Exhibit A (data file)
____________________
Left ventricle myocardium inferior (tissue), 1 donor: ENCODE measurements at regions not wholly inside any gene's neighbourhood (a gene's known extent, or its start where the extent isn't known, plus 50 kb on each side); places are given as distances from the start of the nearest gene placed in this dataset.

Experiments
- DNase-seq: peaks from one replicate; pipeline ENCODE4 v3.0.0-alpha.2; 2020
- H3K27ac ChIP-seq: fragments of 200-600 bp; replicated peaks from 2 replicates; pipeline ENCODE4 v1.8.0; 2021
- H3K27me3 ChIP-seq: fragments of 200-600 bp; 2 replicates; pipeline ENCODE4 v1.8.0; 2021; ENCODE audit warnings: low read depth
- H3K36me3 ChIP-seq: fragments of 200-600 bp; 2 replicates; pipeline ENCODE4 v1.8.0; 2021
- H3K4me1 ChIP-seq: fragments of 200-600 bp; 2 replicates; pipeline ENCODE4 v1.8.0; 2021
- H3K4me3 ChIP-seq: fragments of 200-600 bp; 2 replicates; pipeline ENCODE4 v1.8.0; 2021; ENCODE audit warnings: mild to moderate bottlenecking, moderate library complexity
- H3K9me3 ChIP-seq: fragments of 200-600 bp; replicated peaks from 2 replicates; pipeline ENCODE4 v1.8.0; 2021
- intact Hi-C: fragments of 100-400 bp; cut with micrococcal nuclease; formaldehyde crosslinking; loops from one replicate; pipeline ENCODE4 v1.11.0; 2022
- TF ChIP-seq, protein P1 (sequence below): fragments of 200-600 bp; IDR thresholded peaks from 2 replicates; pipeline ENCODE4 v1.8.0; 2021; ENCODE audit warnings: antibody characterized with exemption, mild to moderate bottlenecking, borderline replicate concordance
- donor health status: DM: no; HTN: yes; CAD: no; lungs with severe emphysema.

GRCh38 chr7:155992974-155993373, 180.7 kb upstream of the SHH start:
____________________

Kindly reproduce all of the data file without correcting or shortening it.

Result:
Left ventricle myocardium inferior (tissue), 1 donor: ENCODE measurements at regions not wholly inside any gene's neighbourhood (a gene's known extent, or its start where the extent isn't known, plus 50 kb on each side); places are given as distances from the start of the nearest gene placed in this dataset.

Experiments
- DNase-seq: peaks from one replicate; pipeline ENCODE4 v3.0.0-alpha.2; 2020
- H3K27ac ChIP-seq: fragments of 200-600 bp; replicated peaks from 2 replicates; pipeline ENCODE4 v1.8.0; 2021
- H3K27me3 ChIP-seq: fragments of 200-600 bp; 2 replicates; pipeline ENCODE4 v1.8.0; 2021; ENCODE audit warnings: low read depth
- H3K36me3 ChIP-seq: fragments of 200-600 bp; 2 replicates; pipeline ENCODE4 v1.8.0; 2021
- H3K4me1 ChIP-seq: fragments of 200-600 bp; 2 replicates; pipeline ENCODE4 v1.8.0; 2021
- H3K4me3 ChIP-seq: fragments of 200-600 bp; 2 replicates; pipeline ENCODE4 v1.8.0; 2021; ENCODE audit warnings: mild to moderate bottlenecking, moderate library complexity
- H3K9me3 ChIP-seq: fragments of 200-600 bp; replicated peaks from 2 replicates; pipeline ENCODE4 v1.8.0; 2021
- intact Hi-C: fragments of 100-400 bp; cut with micrococcal nuclease; formaldehyde crosslinking; loops from one replicate; pipeline ENCODE4 v1.11.0; 2022
- TF ChIP-seq, protein P1 (sequence below): fragments of 200-600 bp; IDR thresholded peaks from 2 replicates; pipeline ENCODE4 v1.8.0; 2021; ENCODE audit warnings: antibody characterized with exemption, mild to moderate bottlenecking, borderline replicate concordance
- donor health status: DM: no; HTN: yes; CAD: no; lungs with severe emphysema.

GRCh38 chr7:155992974-155993373, 180.7 kb upstream of the SHH start: